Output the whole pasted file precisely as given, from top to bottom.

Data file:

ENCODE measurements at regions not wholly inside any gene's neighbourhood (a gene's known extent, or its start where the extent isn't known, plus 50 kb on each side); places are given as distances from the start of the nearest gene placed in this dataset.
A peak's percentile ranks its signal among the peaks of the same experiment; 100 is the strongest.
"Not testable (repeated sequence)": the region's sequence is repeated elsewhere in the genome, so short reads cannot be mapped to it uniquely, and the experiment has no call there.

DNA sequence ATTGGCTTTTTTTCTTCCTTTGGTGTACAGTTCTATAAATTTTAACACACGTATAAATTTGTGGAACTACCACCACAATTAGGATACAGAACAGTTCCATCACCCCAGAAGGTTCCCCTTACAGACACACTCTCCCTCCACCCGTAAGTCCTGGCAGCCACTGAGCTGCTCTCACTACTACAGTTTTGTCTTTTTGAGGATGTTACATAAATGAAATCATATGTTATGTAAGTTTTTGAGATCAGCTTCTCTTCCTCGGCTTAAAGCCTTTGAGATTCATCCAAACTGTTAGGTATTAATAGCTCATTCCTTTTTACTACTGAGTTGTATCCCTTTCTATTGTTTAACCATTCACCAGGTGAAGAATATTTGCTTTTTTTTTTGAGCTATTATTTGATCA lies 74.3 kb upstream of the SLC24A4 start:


ENCODE measurements at regions not wholly inside any gene's neighbourhood (a gene's known extent, or its start where the extent isn't known, plus 50 kb on each side); places are given as distances from the start of the nearest gene placed in this dataset.
A peak's percentile ranks its signal among the peaks of the same experiment; 100 is the strongest.
"Not testable (repeated sequence)": the region's sequence is repeated elsewhere in the genome, so short reads cannot be mapped to it uniquely, and the experiment has no call there.

DNA sequence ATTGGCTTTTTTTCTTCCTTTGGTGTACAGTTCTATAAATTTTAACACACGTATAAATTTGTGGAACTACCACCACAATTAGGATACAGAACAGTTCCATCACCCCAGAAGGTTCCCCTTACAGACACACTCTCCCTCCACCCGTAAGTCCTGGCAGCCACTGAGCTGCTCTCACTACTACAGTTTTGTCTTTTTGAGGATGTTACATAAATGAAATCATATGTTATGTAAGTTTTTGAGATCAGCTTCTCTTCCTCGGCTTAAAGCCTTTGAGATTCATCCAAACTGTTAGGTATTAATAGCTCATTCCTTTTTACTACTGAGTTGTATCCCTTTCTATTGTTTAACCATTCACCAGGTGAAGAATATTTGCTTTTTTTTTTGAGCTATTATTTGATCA lies 74.3 kb upstream of the SLC24A4 start: